by scholars to have been an alternate name for it, and a site named “Dan-gun Cave” is indicated on it on 20th-
& 21st-Century maps. Guwol-san in the North and the actual Taebaek-san of the South are legitimate but weaker
contenders -- the latter is not taken very seriously by scholars but is by groups of local nationalists, and is
probably only heavily-used for worship of Dan-gun and his forefathers because of the identical name and the
tragedy of national division which has made North Korea inaccessible. Most contemporary Koreans and a few
of their ancestors believe it to be be Baekdu-san, one of Korea's holiest mountains, for geomantic, locational,
political and topographical reasons, more on popular-nationalist-consciousness grounds than on evidence. It is
usually depicted as the site in 20th-& 21st-Century artworks and re-tellings of this myth, and it may indeed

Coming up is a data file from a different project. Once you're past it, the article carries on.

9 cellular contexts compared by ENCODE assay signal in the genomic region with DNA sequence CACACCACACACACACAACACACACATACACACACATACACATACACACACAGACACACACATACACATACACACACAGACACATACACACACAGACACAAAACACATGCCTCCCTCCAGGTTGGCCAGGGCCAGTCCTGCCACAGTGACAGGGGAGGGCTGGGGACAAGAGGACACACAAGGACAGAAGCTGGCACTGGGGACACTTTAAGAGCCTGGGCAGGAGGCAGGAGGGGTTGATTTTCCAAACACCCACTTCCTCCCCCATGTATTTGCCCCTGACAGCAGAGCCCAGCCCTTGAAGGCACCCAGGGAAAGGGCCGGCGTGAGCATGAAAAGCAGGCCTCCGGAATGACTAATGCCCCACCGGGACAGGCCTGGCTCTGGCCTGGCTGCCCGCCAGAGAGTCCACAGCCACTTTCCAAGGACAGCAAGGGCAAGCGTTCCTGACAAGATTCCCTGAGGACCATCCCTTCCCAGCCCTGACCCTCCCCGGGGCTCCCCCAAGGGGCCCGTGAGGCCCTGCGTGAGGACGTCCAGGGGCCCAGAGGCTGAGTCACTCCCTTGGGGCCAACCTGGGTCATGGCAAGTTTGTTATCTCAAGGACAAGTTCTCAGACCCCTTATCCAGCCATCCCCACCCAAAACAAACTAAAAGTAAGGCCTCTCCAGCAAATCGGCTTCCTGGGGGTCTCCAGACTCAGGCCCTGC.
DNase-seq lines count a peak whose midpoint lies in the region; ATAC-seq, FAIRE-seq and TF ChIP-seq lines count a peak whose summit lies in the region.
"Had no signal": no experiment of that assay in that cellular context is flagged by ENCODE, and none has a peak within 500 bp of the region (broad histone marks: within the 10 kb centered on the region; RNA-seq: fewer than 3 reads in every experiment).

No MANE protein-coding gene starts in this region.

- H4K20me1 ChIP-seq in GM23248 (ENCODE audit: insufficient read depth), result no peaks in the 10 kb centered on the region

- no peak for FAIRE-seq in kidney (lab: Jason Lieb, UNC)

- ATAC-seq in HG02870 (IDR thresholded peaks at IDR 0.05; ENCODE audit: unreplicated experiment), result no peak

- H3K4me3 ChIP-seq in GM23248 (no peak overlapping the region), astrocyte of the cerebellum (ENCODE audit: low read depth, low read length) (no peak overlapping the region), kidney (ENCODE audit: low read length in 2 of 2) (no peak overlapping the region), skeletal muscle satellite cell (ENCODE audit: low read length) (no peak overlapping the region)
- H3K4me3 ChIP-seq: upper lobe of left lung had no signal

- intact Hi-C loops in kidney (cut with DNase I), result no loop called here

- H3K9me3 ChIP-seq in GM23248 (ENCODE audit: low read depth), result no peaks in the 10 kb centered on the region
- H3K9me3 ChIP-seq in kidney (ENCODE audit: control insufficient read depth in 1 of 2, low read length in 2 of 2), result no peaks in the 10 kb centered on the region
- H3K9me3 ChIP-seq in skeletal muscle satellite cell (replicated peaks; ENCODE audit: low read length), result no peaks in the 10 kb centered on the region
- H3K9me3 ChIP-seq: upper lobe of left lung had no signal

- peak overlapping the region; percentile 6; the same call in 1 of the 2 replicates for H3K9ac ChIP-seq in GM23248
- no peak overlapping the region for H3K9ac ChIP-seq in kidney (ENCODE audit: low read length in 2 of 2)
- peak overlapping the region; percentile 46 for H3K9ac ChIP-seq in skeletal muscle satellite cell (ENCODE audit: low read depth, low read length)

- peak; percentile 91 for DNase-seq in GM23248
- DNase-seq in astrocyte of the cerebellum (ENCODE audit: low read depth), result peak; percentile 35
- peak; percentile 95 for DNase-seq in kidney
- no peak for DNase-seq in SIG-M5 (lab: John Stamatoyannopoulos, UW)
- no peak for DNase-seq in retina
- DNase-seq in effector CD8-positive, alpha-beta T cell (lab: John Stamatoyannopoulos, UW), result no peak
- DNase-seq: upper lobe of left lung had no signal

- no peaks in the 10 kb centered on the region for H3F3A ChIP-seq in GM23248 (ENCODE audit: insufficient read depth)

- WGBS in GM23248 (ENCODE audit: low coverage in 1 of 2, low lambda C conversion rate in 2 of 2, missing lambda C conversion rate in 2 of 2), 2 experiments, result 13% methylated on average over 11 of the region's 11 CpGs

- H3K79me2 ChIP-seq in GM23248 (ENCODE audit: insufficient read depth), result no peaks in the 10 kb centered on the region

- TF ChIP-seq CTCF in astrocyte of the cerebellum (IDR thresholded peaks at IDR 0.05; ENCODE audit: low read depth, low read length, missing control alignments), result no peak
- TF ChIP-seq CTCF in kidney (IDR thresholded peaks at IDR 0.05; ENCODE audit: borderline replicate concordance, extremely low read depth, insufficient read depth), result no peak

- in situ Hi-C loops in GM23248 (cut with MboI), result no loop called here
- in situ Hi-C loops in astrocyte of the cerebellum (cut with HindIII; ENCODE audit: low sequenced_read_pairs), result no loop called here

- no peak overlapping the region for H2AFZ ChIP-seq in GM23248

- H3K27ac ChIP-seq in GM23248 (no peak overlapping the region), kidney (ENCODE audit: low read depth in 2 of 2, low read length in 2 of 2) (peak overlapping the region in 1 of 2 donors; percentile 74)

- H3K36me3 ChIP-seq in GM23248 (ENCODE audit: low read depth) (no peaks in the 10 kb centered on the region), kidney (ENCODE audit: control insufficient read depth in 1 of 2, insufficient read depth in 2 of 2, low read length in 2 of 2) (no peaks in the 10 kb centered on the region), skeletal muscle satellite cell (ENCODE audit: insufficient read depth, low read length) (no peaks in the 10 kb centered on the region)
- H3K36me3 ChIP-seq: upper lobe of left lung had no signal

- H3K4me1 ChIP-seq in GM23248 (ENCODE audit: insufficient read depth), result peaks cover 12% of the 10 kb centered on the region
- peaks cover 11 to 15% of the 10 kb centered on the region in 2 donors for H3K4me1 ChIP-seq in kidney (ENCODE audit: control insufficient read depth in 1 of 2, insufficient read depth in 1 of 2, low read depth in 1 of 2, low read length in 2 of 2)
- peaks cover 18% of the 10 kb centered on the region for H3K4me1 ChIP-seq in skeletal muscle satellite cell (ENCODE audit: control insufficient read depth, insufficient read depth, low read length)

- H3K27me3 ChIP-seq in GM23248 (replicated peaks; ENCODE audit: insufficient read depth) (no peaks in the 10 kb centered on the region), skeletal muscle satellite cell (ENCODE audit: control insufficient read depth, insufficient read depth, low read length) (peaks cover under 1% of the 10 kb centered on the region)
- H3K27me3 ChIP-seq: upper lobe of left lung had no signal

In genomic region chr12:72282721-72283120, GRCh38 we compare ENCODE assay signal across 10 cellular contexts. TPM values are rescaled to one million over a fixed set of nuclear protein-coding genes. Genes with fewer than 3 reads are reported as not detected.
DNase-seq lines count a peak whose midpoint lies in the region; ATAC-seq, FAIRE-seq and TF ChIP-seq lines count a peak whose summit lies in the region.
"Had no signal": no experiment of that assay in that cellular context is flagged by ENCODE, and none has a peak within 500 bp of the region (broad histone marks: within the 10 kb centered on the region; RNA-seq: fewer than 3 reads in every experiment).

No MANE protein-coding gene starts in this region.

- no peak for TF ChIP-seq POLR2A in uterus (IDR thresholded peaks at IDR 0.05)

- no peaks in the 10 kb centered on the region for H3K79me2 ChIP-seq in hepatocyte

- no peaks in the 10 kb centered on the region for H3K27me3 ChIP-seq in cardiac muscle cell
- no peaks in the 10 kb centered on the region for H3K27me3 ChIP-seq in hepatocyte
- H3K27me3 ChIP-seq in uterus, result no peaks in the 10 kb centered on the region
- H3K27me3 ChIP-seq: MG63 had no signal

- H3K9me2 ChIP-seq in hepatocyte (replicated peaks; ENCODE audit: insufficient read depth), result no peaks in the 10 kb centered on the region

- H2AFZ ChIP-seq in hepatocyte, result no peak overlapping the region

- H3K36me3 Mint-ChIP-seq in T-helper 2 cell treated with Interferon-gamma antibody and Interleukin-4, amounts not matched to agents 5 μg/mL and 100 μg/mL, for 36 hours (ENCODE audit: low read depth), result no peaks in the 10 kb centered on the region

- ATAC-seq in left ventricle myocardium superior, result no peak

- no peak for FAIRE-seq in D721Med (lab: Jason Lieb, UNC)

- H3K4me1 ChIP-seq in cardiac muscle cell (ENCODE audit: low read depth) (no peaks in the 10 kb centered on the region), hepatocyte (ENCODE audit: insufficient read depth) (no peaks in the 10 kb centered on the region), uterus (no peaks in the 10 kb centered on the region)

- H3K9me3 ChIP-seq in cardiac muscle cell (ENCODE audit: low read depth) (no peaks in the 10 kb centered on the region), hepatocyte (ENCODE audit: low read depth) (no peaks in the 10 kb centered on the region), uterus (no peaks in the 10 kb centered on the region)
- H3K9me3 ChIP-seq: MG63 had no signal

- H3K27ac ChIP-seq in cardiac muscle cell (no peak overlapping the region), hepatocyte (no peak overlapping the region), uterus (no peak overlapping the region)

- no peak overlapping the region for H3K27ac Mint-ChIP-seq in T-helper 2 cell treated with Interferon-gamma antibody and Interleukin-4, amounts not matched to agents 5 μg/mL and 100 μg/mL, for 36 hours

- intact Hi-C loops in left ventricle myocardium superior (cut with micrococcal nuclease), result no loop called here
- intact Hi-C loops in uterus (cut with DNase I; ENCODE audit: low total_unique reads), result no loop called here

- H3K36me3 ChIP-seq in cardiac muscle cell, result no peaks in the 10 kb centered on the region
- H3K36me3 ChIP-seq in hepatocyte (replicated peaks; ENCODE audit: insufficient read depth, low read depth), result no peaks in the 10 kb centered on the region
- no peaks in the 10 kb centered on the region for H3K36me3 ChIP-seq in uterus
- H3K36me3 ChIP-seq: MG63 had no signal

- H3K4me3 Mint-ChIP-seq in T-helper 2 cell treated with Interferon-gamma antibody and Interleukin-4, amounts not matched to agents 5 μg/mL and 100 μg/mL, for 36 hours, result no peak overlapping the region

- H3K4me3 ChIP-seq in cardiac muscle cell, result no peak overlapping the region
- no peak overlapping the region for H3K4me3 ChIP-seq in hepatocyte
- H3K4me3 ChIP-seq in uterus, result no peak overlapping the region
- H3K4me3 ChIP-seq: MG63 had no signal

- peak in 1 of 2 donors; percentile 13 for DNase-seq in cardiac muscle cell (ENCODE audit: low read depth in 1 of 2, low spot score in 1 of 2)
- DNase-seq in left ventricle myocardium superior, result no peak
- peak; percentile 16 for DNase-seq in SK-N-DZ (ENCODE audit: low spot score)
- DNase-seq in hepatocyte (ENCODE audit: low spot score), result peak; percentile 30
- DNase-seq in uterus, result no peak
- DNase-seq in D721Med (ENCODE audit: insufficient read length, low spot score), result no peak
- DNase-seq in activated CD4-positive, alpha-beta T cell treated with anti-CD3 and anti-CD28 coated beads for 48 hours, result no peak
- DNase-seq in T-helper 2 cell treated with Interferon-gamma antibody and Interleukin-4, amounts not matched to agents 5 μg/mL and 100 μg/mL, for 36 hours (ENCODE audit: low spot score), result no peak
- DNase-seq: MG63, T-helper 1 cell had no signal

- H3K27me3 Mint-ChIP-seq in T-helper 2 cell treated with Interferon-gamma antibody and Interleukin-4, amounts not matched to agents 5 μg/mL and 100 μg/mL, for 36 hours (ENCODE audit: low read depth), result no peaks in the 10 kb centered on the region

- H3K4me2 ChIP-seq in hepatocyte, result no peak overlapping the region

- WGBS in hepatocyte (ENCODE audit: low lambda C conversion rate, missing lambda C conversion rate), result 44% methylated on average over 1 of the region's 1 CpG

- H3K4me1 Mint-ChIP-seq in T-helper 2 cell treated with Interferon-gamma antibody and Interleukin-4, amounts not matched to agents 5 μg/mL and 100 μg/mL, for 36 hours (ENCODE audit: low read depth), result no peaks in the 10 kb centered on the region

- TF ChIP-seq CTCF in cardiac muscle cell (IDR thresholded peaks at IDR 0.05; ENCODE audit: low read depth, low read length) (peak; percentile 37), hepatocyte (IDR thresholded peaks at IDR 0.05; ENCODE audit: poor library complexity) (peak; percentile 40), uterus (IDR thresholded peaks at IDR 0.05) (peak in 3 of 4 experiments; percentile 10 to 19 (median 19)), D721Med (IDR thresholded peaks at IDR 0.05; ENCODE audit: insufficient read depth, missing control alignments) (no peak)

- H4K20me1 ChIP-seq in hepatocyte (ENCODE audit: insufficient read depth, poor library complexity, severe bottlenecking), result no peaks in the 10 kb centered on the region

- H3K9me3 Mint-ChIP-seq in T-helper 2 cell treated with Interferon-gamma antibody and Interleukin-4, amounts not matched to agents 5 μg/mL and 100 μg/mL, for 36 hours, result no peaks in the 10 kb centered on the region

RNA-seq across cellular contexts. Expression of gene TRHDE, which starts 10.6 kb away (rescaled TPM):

have been the intended site of the myth when it was told in Manchurian lands more than 2000 years ago.
However, it was under the control of the Jurchens (sacred to them, and later their descendants the Manchu),
and seemed remote from the Goryeo Kingdom with no special significance at the time Iryeon wrote; he wanted
a closer ‘sacred origin’ mountain, and Myohyang-san was already by then highly-sacred to Korean Buddhism;
he only mentioned Baekdu-san once in all of his Samguk-yusa, and that was unrelated to Dan-gun. Baekdu-san
was so remote that it seems to have played very little role in Korean history or religious traditions, even after
the Joseon Dynasty gained control over it, until the cultural-nationalism wave of the 1920’s. The fact that the
highest mountain in the ancient-traditional area of China is named Taibai-shan [太白山, Grand-White Mountain],
the same name as this mythical "Taebaek-san", seems highly significant in our interpretations of this tale and
its cultural significance.
(4) Seems to indicate a pre-literate Bronze-age government, with one topic of policy-decision designated for